Edited by BuizelON - 7/3/12 at 9:39am
post #5 of 28
The Asus ROG Rampage boards are pretty popular, and so far i haven't found any reason to dislike my extreme thumb.gif
post #6 of 28
Quote:
Originally Posted by BuizelON View Post

@ Nemises Thanks. biggrin.gif Anybody else? Also, just for a reminder, if you don't think that dual CPUs are worth it considering my uses stated in my first post, then you can just inform me of a "normal" X79 LGA 2011 mobo.

@ jrl1357 Edit: The reason why I do Cad and maya is just for personal reasons, not anything like a job. I do do it hours a day, and I kind of do overclock alot. Besides that gaming is also important to me too.
Edit: I also dont really have a limited budget, but anything in total going over $6,000 is pushing it waayyyy too much.
Last Edit: When I was researching, I also found out that there are motherboards that support both the mainstreams like 3930k and e5-2687w, like the Asus P9X79 WS, and others.

They may support the mainstream and server x79 chips but you cannot run two 3930K's, no matter what board you use.
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post #7 of 28
Thread Starter 
Quote:
Originally Posted by selectstriker2 View Post

They may support the mainstream and server x79 chips but you cannot run two 3930K's, no matter what board you use.

Okay. Since there isn't really any motherboard out there that can run both a server and mainstream x79 in dual CPU "mode", can anybody just tell me the best single socket mobo that can run both of them? Thanks for the help. Also, it would be much more greatly appreciated if you were to put a bit of research into your answer before you say anything.
post #8 of 28
The reason you can't run two 3930K's in a 2P board is that they only have one QPI (Quick Path Interconnect). Xeon chips have 2, one for the system and one to go to a second processor. the 3930K's don't physically have a way to communicate with each other.

As far as a single cpu board you want to look at the Rampage IV Formula http://www.newegg.com/Product/Product.aspx?Item=N82E16813131808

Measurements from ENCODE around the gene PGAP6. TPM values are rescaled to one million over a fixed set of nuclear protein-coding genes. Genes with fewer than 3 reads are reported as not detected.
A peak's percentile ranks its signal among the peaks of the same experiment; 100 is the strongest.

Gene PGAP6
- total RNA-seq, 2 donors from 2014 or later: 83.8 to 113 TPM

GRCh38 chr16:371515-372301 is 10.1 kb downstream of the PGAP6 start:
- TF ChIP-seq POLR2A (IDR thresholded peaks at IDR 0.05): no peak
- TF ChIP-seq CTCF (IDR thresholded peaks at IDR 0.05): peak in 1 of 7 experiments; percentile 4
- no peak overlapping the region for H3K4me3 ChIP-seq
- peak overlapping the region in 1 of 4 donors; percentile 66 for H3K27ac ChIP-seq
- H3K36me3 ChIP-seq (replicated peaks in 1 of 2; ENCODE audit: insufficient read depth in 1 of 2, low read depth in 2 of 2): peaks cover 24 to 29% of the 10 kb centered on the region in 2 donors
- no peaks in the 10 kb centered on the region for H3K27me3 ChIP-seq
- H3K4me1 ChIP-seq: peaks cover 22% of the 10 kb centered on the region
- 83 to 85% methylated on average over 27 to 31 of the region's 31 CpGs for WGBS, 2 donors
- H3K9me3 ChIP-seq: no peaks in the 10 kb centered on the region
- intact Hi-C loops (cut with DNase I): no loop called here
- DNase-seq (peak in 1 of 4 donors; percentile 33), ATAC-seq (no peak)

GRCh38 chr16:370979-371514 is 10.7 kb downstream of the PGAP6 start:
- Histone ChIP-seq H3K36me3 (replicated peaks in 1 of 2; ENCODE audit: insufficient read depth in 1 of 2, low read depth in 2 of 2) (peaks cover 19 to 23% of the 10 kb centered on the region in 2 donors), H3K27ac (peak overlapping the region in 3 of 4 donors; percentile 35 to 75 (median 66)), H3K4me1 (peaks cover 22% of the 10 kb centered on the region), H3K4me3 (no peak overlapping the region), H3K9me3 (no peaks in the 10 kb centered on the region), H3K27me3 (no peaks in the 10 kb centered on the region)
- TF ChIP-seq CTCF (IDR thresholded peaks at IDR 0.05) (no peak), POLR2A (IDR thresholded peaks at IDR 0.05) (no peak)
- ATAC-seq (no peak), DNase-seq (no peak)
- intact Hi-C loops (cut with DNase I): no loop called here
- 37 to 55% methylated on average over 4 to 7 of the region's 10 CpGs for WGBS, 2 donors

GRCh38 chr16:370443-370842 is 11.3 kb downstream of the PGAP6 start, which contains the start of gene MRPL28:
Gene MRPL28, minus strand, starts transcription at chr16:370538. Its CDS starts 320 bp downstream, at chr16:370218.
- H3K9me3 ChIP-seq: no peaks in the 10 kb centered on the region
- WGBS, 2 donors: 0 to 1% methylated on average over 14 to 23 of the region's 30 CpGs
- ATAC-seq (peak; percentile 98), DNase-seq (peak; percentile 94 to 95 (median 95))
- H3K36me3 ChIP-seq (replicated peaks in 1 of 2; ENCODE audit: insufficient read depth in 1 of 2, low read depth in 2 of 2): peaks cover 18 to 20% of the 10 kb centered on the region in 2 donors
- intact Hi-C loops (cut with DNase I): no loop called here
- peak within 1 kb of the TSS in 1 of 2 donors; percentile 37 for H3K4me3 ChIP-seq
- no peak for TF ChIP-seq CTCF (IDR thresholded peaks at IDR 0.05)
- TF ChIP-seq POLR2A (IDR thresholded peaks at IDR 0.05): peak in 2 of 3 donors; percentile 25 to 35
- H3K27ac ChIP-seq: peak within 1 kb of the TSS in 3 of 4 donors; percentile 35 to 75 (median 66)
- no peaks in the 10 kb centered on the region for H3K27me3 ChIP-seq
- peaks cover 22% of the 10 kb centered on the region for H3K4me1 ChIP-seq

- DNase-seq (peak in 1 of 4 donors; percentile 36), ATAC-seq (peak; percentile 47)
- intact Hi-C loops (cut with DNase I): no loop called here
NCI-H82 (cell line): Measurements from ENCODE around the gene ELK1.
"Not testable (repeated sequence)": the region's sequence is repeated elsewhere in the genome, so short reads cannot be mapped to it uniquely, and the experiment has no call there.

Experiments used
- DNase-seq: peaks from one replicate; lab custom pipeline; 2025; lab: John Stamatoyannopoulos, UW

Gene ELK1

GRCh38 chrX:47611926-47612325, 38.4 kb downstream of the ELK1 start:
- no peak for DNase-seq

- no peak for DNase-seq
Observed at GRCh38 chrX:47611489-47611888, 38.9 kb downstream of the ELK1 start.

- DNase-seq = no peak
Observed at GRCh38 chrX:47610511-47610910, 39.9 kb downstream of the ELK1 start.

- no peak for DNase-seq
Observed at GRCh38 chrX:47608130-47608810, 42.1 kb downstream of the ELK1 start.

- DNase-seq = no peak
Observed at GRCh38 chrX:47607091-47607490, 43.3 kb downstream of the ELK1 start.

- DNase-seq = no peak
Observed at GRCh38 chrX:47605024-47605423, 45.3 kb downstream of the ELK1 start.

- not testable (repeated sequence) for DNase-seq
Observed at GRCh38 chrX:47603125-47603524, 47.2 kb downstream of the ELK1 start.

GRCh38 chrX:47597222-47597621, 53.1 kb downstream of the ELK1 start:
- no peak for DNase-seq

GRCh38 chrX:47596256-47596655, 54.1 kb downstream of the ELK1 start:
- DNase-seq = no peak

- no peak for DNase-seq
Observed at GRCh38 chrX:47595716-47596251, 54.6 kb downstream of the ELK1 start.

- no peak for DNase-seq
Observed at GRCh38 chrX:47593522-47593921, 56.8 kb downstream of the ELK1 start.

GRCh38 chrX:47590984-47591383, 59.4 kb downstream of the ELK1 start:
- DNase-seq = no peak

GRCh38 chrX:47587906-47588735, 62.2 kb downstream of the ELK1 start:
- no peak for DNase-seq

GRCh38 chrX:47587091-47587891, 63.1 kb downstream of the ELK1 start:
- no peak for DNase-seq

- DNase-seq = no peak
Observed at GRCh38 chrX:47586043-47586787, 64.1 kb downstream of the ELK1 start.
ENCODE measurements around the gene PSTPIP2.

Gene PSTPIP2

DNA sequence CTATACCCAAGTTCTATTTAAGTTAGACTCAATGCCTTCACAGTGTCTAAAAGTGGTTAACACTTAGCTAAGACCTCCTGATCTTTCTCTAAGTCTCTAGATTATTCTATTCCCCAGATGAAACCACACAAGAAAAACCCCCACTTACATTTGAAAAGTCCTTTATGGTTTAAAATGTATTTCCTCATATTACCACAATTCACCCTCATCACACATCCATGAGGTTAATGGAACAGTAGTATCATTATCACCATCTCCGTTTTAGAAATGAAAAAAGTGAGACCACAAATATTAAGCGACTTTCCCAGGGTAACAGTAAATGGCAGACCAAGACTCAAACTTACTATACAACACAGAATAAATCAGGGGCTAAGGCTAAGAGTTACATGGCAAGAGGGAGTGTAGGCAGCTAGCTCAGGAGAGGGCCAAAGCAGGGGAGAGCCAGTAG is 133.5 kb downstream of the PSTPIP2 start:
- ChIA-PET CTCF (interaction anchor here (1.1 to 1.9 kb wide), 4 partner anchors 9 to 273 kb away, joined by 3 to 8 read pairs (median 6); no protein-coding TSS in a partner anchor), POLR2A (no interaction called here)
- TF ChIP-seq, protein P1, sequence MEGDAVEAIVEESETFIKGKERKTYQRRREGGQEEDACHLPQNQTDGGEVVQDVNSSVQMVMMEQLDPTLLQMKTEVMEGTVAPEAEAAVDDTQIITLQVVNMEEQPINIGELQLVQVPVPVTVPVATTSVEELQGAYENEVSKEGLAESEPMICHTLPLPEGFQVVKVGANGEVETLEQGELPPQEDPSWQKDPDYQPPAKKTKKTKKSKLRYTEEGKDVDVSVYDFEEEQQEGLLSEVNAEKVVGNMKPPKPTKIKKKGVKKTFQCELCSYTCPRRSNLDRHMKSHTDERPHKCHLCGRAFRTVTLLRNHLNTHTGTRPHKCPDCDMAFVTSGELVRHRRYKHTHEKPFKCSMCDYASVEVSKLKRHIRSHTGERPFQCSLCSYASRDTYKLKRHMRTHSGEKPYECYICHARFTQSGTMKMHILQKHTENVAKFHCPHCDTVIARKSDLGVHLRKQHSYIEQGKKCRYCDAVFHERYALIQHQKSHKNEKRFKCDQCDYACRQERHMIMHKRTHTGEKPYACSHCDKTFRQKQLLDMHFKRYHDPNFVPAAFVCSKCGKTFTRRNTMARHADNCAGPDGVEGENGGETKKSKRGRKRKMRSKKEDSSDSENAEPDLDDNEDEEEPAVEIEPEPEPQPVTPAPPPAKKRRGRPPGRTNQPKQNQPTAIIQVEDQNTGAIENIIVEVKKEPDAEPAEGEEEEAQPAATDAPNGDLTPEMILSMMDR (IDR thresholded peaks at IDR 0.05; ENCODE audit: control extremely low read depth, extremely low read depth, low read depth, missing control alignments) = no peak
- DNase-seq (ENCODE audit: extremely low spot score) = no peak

You can look at the extreme but I don't think there is anything to justify the extra $100 for it.

I just picked up an ASRock X79 Extreme6 for my 3930K that I hope to get up and running soon.
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post #9 of 28
Quote:
Originally Posted by selectstriker2 View Post

The reason you can't run two 3930K's in a 2P board is that they only have one QPI (Quick Path Interconnect). Xeon chips have 2, one for the system and one to go to a second processor. the 3930K's don't physically have a way to communicate with each other.
As far as a single cpu board you want to look at the Rampage IV Formula http://www.newegg.com/Product/Product.aspx?Item=N82E16813131808
You can look at the extreme but I don't think there is anything to justify the extra $100 for it.
I just picked up an ASRock X79 Extreme6 for my 3930K that I hope to get up and running soon.

there are some xeons with only 1 QPI link as well, something to keep in mind
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post #10 of 28
Thread Starter 
Quote:
Originally Posted by selectstriker2 View Post

The reason you can't run two 3930K's in a 2P board is that they only have one QPI (Quick Path Interconnect). Xeon chips have 2, one for the system and one to go to a second processor. the 3930K's don't physically have a way to communicate with each other.
As far as a single cpu board you want to look at the Rampage IV Formula http://www.newegg.com/Product/Product.aspx?Item=N82E16813131808
You can look at the extreme but I don't think there is anything to justify the extra $100 for it.
I just picked up an ASRock X79 Extreme6 for my 3930K that I hope to get up and running soon.

Thanks selectstriker2, you've been a great help. +rep. Along with jrl1357 too.